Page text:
Dachshund Behaviour Problems can make little sausage dogs high maintenance and some say the worst breed to live with! Lively, compact, and brave – your Dachshund is a bundle of energy and a smart, vigilant dog with a loud bark. Oh yes – the Dachsie or Doxie (as Dachshunds are fondly known) makes a fine watchdog but has an attitude to match.
Dachshunds were originally bred to hunt badgers. Their long backs, short legs, and slender cylindrical bodies helped them easily flush out small animals for their hunters.
Today, the breed is mainly used as a pet and a companion dog, but thanks to their breeding history, Dachshund owners often face several behavioural issues in their pets.
Enlisted below are some common Dachshund Behaviour Problems pet owners might face in their sausage dogs.
Table of Contents – Dachshund Behaviour Problems
- What are The Common Dachshund Behaviour Problems?
- Conclusion – Dachshund Behaviour Problems
What are The Common Dachshund Behaviour Problems?
Common behavioural issues seen in dachshunds are:
- Not coming when called
- Chasing small animals
- Excessive digging or burrowing
- Excessive barking
- Separation anxiety
Let us study each of these briefly and the training solutions you can implement to tackle Dachshund Behaviour Problems.
1. Not Coming When Called
According to experts, Dachshunds might not come when called due to distraction, confusion, or fear of ending the fun they are having.
Dachshunds are smart dogs but, like toddlers, they tend to get distracted easily. Sure: you may have trained your little ‘sausage’ in your living room to come to you when called, but what about places with distractions?
When you train your Doxie in ‘recall’ start with the training in an area with no distraction – your home, backyard, front yard, etc. You can gradually start to practise the recall command at the beach, park, mall, and other places with distractions in the form of other dogs, people, etc.
Make sure you give the command only once and do not use too many words. You might also want to use a long-line leash in the beginning while training. Always use high-value training treats and lots of praise or play to reward your Dachshund. Eventually, you might be able to reduce the treats and get your dog to come to you for praise and to continue the play session of fetch or tug for example.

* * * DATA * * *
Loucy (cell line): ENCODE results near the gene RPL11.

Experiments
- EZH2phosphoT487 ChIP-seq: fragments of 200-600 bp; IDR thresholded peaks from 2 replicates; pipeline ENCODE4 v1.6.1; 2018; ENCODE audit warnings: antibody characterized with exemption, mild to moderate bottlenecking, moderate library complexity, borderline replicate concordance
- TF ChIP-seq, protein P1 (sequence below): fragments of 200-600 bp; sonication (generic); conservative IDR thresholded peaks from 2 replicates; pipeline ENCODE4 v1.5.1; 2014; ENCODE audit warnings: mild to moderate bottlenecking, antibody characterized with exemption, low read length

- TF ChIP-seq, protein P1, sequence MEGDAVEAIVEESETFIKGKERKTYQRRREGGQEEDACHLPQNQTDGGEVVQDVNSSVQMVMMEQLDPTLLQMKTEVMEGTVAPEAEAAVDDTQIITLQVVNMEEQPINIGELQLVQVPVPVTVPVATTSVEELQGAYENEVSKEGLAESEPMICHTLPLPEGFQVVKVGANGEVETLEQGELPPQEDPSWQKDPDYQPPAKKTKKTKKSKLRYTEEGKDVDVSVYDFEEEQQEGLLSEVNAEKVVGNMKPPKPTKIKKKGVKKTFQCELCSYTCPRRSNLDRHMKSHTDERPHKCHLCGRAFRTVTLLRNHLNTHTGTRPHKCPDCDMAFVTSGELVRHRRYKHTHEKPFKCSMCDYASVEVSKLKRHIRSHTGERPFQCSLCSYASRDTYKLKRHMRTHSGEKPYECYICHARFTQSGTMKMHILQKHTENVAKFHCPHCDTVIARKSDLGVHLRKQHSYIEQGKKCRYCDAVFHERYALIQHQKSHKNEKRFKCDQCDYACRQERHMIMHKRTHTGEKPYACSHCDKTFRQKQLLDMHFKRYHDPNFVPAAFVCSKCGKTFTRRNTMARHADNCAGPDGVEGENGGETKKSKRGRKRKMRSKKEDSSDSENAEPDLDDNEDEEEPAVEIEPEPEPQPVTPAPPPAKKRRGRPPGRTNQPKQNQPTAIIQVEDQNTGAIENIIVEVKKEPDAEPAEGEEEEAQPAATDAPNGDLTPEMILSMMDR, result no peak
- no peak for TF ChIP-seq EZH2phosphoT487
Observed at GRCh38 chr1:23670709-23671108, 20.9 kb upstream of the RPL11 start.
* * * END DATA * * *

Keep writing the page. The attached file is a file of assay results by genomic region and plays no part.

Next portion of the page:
2. Chasing Small Animals
Chasing is an instinct in a Dachshund. Remember: these dogs were bred to hunt small animals like badgers and that instinct is still hard-wired in their DNA.
Train your dachshund to build the skill of impulse control will help solve this most common and frustrating of Dachshund Behaviour Problems. You can reward your pet with high-value treats to stay near you while having distractions like passersby, rabbits, cats, birds or possums in your yard.
It is also important that you keep your dog leashed at the dog-park, dog-friendly cafe or beach. Also, make sure your yard is fenced and that your dog cannot put itself in danger if it chases animals.
You may consider enrolling your Dachshund in lure coursing to help it channel its impulses. Also, you must exercise your pet for at least 30-45 minutes (games like fetch, tug-of-war, etc.) to expend its energy.
Dogs also benefit from receiving daily environmental enrichment and mental stimulation to tire them out. These activities are a great way to stop anxiety and calm a hyper dachshund puppy on a rainy day; interactive food toys, puzzles, snuffle mats, stuffed Kongs and licky mats. An under-stimulated Dachshund can be frustrated, reactive, aggressive, destructive, barking excessively and prone to obesity.
3. Digging and Burrowing
Digging is an instinct in almost all dogs but it can be one of the common Dachshund Behaviour Problems. In Dachshunds, digging is especially prominent thanks to their high prey drive for small animals like weasels, rabbits, possums and badgers. Boredom, anxiety, and a lack of exercise can also trigger digging in your little dog.
To minimise this behaviour, you can provide a designated digging area for your Dachshund in your yard. A shell pool filled with sand in which toys and treats are hidden can become a healthy outlet for this digging behaviour. Do not leave your dog unsupervised in the yard. If needed, crate-train your Dachsie and provide several interactive toys to keep them occupied and tire them out when necessary.
Provide plenty of mental and physical stimulation to your high-energy Doxie so it is too tired to dig. Dachshund Behaviour Problems can generally be solved by providing appropriate outlets for naturally occurring behaviours like digging and hunting.
4. Excess Barking
Not all forms of canine vocalisation are examples of bad behaviour. Your Doxie might bark to warn you about some danger or an intruder on your premises. However, excessive barking is one of the most common Dachshund Behaviour Problems and can be annoying not only to you but also to your neighbours.